Keep Reading... Show less
Health and Wellness

We Asked You How You Felt About Resuming 'Normal' Activities, And Some Of Your Answers Shocked Us

The New York Times asked 511 epidemiologists when they'd feel comfortable doing "normal" activities again, considering COVID-19. We asked our peers the same thing, for science.

Last month, the New York Times surveyed about 500 epidemiologists asking about their comfort level with certain activities once deemed normal — socializing with friends, going to the doctor, bringing in the mail. That's all well and good for the experts, but they are a very niche group, not the majority of the population. What do "normal" people feel safe doing? In certain states, we've seen how comfortable everyone is with everything (looking at you, Florida), but we wanted to know where Odyssey's readers fell on the comfort scale. Are they sticking with the epidemiologists who won't be attending a wedding for another year, or are they storming the sunny beaches as soon as possible?

Keep Reading... Show less
Health and Wellness

Keto Is All Fun And Games Until You're Undernourished And Almost Pass Out

Keto is just another extension of diet culture that boasts rapid weight loss, but at a steep price.

Photo by LOGAN WEAVER on Unsplash

There has been a Keto diet craze going around in the past couple of years, with many of its followers claiming significant weight loss. With any new, trendy diet claiming miraculous weight-loss, one starts to wonder what exactly is happening behind the curtain. The keto, or ketogenic, diet is a very low-carb, high-fat diet that claims to help the body shift its fuel source from carbs to fat. In the medical community it has been prescribed to patients with uncontrolled epilepsy to reduce the frequency of seizures, but other than that there is little conclusive evidence to other potential benefits.

Keep Reading... Show less

Jennifer Kustanovich is not only the president of the Odyssey at Stony Brook University but is also an illuminating yoga instructor. She's an inspiring proactive leader in the wellness industry. Her expertise in movement expands onto Zumba and high-intensity interval training (HIIT).

On the last day of her in-person class, she gave everyone a way of contacting her and made sure to check up on all her clients. She wanted to ensure that they were doing okay and to remind them that she is always there.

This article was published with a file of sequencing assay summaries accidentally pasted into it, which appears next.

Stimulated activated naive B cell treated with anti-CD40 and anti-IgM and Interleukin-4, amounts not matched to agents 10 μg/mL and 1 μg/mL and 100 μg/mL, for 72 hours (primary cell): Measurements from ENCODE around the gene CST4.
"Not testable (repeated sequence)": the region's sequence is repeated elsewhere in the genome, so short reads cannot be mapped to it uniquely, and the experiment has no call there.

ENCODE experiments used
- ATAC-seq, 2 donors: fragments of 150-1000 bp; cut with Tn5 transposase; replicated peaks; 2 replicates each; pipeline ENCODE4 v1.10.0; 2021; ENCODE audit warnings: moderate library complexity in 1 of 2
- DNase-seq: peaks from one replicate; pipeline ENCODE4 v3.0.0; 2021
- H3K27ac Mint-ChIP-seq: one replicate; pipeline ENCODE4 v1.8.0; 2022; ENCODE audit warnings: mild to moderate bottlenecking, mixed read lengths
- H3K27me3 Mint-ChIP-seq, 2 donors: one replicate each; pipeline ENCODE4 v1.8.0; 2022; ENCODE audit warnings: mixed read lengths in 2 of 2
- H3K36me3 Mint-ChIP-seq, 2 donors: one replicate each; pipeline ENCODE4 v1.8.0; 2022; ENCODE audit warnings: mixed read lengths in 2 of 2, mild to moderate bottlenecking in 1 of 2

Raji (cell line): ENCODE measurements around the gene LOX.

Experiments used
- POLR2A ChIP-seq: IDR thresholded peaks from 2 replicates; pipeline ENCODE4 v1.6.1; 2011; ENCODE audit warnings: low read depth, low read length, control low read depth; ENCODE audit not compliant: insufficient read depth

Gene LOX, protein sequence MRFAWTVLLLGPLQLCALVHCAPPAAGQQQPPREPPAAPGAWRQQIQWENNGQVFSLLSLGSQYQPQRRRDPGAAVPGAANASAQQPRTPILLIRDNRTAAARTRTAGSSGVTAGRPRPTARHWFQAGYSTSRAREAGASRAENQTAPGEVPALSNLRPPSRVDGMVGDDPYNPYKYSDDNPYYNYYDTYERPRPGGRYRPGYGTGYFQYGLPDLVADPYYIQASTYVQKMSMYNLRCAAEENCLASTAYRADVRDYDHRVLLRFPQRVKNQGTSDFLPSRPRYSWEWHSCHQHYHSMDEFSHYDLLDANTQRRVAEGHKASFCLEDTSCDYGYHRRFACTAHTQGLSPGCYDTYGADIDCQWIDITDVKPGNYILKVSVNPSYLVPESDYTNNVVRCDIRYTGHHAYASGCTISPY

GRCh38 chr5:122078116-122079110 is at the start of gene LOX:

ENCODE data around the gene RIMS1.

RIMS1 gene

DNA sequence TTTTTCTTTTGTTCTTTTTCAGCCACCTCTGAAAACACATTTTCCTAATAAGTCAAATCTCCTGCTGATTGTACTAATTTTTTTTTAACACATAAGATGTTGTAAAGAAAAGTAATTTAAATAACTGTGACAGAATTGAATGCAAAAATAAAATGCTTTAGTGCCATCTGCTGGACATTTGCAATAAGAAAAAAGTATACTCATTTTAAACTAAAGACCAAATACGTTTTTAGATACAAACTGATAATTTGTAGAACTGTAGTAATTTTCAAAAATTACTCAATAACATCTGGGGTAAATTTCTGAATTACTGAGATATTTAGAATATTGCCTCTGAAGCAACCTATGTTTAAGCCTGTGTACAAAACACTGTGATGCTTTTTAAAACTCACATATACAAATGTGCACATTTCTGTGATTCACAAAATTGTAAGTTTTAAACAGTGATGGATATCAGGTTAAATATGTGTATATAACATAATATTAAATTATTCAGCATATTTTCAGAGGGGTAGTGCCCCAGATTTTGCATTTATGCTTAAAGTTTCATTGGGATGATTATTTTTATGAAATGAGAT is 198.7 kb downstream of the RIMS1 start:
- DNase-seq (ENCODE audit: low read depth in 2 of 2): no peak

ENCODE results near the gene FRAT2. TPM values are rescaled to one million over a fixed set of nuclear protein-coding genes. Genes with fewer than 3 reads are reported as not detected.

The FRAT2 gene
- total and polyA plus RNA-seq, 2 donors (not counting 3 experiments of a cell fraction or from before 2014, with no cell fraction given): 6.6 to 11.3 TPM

Keep Reading... Show less

These 5 Black Female-Owned Swimwear Brands Are Must-Haves For Your HOTTEST Summer Yet

To all the woman who put their money where their mouth is, lets do two things for the price of one.

The start of summer is always exciting,(especially after an unprecedented pandemic) and people are itching to make this particular summer count. Correction: with the amount gratefulness I have for life at this moment in time I am itching to make this summer count.

But at the same time, in the midst of social justice issues, activism is something that is at the forefront of many people's minds, including mine. With money comes power and buying Black is a way to directly help the marginalized and oppressed while getting something in return.

Keep Reading... Show less

These Are The Black-Owned Restaurants In Chicago You Should Absolutely Be Supporting

Support the movement and your appetite at the same time with these amazing spots.

The Black Lives Matter movement is taking the country by storm to crash down systematic racism and liberate people of color. However, during these changing it can be hard to determine what you can do to make an impact besides reposting Instagram stories and texting petition numbers. Instead, support Black-owned businesses or, more specifically, Black-owned restaurants. Here are some outstanding and underrated Black-owned restaurants in Chicago that can help you support the movement.
Keep Reading... Show less

10 Things To Know About LDRs, From A Couple Separated By The Atlantic Ocean AND A Pandemic

There will be challenges, but more often than not, it's worth it.

Most individuals in relationships have not been able to go on romantic dates in quite a while due to business closures in the wake of the pandemic. Other couples have encountered challenges while seeing each other face to face in the past three months due to coronavirus regulations. Long-distance relationships have unfortunately become a reality for many in this era of global health crises. Western New York native and travel journalist, Chelsea Baron, knows this all too well.

Keep Reading... Show less

5 Easy Summer Mocktail Recipes You Can Make With Items You Probably Already Have On-Hand

Keep these drinks in mind next time you're visiting your local farmer's market — you might want to grab some extra mint and limes.

With Summer 2020 in full swing comes the addition of many fresh fruits and vegetables to brighten up your dinner plate, but also your glass! Farmers markets are my personal favorite place to look for produce that is in season to make fun mocktails with.

Keep Reading... Show less
Facebook Comments